We have quantified the median survival of patients with a histological diagnosis of UIP and typical HRCT findings. These patients have a significantly worse prognosis (median survival 2.08 years) than patients with histological UIP but atypical HRCT findings (median survival 5.76 years). Controversy exists regarding survival in patients with UIP diagnosed using biopsy or HRCT criteria. Survival in patients with UIP by clinical and HRCT criteria have been reported to be similar17,27 and worse28 than those diagnosed by surgical lung biopsy. Our findings are strengthened by the large number of patients and by the application of the latest histological criteria for diagnosing UIP or NSIP by three pathologists independently.3,19 In addition, the radiological criteria were applied by two expert radiologists independently who ultimately achieved consensus diagnoses of UIP or NSIP. Our data are of particular significance because they document the potential survival bias depending on the method used to diagnose UIP. If the HRCT criteria we describe (and not lung biopsy) are used to diagnose UIP, later stage UIP appears to be preferentially selected. We urge stratification according to both HRCT and biopsy findings in future studies of UIP.
Our findings suggest that HRCT criteria identify patients with later stage UIP. Patients with UIP and a typical HRCT appearance of UIP had a longer duration of symptoms, decreased gas transfer, and tended to be older. Accordingly, the worse survival noted for patients with histological UIP and a typical HRCT appearance of UIP is probably related to disease severity. This concept is supported by data suggesting that honeycombing develops and becomes more widespread during serial follow up in patients with UIP.29–32
This study was designed to assess differences in survival based on HRCT appearance in an established cohort. In addition, the radiologists placed particular weight on the presence of subpleural basal predominant honeycomb changes as being strongly supportive of an HRCT diagnosis of probable or definite UIP. These features have been shown to be particularly important in predicting survival when examined in a semiquantitative fashion.13,14,17 Importantly, these typical HRCT features of UIP were seen in only a few of the patients with a histological diagnosis of UIP (27/73, 37%). This sensitivity is lower than in some reports9,33 but similar to more recent data.11 The differences may relate to the stringent radiological criteria used to diagnose UIP in the current study and the presence of an indeterminate radiological category. The interobserver agreement in our study was good and similar to that reported by experienced observers in previous studies.11,16,34 It is important to emphasise that radiologists with differing levels of experience and expertise can interpret radiographic images differently.35 The radiologists in this study are specialists in thoracic radiology and have extensive expertise in the interpretation of HRCT scans from patients with suspected IIP. The level of agreement and interpretations could differ if this study was repeated using general radiologists who may have a more general knowledge of a broader range of material. Furthermore, agreement between radiologists may differ if they use different diagnostic criteria or algorithms for the classification of UIP and NSIP. Further studies are needed to evaluate radiographic diagnostic criteria and the specificity, predictive ability, and level of agreement for patients evaluated by less experienced radiologists.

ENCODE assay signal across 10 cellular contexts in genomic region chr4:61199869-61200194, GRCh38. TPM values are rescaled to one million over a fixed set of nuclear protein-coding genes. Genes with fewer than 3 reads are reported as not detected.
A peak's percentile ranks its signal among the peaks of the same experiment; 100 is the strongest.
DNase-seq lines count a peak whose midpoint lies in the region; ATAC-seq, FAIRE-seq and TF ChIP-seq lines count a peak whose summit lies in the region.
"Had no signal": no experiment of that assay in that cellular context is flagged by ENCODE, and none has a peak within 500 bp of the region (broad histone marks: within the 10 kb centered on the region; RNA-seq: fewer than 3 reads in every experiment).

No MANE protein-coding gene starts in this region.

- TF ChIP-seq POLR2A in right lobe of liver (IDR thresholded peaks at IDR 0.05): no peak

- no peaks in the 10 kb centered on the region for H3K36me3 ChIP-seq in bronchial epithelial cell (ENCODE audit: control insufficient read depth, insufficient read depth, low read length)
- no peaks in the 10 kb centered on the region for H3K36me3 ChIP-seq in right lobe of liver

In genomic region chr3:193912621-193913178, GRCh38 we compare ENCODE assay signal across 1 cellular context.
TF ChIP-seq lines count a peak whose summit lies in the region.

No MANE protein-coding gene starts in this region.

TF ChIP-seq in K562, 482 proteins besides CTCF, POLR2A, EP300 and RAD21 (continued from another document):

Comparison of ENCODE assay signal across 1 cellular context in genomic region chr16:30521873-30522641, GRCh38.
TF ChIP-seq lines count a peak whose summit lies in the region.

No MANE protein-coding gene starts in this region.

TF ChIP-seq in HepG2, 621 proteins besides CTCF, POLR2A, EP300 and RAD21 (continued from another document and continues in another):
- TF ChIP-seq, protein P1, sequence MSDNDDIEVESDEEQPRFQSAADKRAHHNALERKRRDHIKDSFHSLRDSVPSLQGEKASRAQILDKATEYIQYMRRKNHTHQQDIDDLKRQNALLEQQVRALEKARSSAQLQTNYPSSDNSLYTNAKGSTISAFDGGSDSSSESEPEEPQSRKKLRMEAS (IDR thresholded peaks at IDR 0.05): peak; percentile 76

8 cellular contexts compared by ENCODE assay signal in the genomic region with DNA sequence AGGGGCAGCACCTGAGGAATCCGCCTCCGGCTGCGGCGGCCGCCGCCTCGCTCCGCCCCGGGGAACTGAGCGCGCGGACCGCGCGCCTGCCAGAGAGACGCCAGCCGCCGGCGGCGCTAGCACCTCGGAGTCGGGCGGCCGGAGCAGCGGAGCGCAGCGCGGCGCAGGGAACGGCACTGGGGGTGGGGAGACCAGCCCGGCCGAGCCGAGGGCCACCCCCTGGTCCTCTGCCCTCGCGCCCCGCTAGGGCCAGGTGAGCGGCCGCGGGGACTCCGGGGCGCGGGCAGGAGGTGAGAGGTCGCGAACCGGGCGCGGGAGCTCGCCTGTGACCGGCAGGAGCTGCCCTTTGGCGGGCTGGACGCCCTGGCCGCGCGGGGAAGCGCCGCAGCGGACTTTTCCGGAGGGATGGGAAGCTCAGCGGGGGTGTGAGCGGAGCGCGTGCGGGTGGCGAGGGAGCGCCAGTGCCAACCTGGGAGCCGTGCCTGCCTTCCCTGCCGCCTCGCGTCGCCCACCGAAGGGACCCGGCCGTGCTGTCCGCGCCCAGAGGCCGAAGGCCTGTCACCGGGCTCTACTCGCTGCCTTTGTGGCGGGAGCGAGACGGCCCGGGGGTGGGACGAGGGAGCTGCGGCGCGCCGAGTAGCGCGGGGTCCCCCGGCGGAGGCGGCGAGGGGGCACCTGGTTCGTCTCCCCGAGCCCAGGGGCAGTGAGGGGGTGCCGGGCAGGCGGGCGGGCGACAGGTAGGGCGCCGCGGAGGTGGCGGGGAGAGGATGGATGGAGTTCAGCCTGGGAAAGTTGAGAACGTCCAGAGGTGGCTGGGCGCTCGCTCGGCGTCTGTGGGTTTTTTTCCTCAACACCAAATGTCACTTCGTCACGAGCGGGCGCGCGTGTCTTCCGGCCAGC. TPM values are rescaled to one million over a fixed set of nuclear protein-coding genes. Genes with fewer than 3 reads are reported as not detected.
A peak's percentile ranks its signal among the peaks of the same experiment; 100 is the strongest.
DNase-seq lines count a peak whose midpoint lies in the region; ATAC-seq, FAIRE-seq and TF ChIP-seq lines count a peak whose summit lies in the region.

Our study provides strong support for the concept that no currently identified single feature or combination of HRCT features has high specificity for a histological diagnosis of NSIP.36 HRCT findings of ground glass opacity and reticular abnormality were not accurate predictors of histological NSIP. In our series most of the patients with typical HRCT findings of NSIP had a histological diagnosis of UIP at surgical lung biopsy (26/44, 59%). In addition, patients with histological UIP who lacked the typical features of UIP on HRCT scanning experienced a worse survival than those with histological features of NSIP. Furthermore, 26% of cases (25/96) were categorised as indeterminate (having an equal probability of UIP or NSIP) by two radiologists evaluating HRCT scans using the radiological criteria shown in fig 1.